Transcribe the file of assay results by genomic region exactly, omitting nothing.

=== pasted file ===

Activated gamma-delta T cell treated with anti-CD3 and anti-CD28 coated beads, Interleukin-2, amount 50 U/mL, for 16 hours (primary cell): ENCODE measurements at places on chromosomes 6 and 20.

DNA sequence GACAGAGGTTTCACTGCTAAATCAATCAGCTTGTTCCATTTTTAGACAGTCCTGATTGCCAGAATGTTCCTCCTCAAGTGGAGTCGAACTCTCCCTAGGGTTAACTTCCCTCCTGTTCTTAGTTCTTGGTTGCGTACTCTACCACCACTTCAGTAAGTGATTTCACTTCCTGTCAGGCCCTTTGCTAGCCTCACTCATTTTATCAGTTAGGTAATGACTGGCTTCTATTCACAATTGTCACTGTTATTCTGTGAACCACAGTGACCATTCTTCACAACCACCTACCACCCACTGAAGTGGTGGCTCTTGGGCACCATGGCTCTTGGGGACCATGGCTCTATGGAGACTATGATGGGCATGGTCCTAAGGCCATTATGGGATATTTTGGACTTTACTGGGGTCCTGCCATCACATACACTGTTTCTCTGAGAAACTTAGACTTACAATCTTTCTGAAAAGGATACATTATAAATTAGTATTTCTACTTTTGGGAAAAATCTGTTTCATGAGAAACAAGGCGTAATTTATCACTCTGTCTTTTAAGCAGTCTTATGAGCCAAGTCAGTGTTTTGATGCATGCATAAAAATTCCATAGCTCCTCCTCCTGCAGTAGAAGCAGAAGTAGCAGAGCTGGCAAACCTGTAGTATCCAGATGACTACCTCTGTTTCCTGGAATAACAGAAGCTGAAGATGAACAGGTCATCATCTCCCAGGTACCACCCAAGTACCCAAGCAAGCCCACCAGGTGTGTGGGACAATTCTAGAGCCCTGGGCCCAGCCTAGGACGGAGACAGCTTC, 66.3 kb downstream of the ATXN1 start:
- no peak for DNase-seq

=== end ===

Activated gamma-delta T cell treated with anti-CD3 and anti-CD28 coated beads, Interleukin-2, amount 50 U/mL, for 16 hours (primary cell): ENCODE measurements at places on chromosomes 6 and 20.

DNA sequence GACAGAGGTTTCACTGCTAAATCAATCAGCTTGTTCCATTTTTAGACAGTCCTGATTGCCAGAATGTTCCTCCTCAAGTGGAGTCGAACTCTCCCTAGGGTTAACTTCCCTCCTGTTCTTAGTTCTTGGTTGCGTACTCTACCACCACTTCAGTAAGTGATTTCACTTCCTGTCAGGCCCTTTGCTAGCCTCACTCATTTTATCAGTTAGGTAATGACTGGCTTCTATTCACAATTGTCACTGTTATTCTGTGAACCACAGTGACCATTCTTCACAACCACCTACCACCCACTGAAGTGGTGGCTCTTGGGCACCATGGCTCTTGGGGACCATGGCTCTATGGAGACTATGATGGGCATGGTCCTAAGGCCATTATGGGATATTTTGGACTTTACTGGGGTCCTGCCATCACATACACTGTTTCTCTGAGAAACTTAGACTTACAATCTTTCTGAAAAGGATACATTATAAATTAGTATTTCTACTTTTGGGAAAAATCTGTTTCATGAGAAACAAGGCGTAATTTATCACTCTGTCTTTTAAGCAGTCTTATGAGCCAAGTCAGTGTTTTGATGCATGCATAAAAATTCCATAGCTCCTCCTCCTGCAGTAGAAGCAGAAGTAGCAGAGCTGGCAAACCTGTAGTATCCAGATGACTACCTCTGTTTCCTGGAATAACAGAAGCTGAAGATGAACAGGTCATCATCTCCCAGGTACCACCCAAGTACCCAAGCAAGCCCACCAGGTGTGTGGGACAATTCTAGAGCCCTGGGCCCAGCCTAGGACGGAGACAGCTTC, 66.3 kb downstream of the ATXN1 start:
- no peak for DNase-seq